By Neal M. Rosendorf
In the midst of the current global tumult, I decided to take an afternoon’s break and escort my young children to the local movie theater to watch the new animated feature film Rio. As the first brightly colored 3-D computer-generated images flashed up on the screen, I felt assured of at least ninety minutes’ respite from the so-called real world.
I was wrong. In less than five minutes I realized that Rio is Hollywood’s soft-power gift to Brazil, a love letter from its Brazilian director, Carlos Saldanha, to the city of his birth (the film’s last line of dialogue is “I love you, Rio!”). It is virtually guaranteed to spark new or intensified interest in Rio de Janeiro and Brazilian culture in children and adults alike. With a sigh I stopped simply watching the movie and began analyzing it. Having long been fascinated by the comparative politics of filmmaking, I simply could not help myself.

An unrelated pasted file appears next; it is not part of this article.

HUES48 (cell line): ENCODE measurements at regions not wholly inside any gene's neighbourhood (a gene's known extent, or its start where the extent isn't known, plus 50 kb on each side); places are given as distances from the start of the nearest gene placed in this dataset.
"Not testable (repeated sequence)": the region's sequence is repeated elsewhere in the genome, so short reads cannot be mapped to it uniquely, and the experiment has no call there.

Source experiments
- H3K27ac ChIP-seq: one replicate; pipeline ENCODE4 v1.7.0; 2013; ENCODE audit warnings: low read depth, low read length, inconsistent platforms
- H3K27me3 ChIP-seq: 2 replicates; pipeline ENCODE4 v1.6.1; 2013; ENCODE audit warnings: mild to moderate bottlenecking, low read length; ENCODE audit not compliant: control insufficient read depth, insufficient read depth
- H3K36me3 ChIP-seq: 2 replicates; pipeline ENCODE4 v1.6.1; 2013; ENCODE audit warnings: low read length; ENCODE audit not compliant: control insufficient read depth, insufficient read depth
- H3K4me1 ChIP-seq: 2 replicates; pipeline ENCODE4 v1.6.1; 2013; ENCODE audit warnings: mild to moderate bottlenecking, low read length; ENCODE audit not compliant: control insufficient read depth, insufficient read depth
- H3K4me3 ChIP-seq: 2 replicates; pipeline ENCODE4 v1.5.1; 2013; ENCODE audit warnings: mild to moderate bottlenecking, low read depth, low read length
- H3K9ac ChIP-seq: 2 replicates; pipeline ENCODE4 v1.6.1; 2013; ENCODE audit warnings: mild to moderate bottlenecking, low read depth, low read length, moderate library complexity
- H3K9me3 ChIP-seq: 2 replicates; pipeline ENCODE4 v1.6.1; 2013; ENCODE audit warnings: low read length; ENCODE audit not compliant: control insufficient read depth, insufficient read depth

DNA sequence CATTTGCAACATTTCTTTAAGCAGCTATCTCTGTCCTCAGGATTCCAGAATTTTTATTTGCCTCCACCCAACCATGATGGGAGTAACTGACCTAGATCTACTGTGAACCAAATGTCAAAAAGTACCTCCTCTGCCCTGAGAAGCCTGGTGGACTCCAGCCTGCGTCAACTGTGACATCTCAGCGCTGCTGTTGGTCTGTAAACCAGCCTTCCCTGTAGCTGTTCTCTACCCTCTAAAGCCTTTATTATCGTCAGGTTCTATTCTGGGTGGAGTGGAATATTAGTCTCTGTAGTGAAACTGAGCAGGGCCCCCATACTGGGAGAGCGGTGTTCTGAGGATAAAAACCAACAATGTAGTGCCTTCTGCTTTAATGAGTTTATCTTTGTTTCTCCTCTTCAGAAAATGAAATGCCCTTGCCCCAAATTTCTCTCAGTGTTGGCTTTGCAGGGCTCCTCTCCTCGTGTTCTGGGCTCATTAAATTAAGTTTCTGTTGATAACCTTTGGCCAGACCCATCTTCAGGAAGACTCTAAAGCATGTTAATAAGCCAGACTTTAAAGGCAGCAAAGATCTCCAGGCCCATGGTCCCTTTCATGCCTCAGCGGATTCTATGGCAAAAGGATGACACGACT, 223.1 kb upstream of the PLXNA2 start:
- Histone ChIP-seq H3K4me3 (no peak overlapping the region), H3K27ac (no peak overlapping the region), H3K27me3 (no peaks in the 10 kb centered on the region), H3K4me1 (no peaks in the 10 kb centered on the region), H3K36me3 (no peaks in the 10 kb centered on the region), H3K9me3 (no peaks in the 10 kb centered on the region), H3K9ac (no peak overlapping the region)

For those unfamiliar with the film, Rio, a Twentieth Century Fox release, is the animated story of a rare blue macaw, raised in Minnesota and brought to Rio de Janeiro in the midst of Carnaval to mate with his female opposite number and thereby save the species. The macaws are bird-napped by local smugglers looking to sell the rarae aves, and much merriment, excitement and Carioca singing ensues as the macaws seek their freedom.
To read Neal M. Rosendorf’s full piece, click here.
*Excerpt published with the permission of The American Interest.
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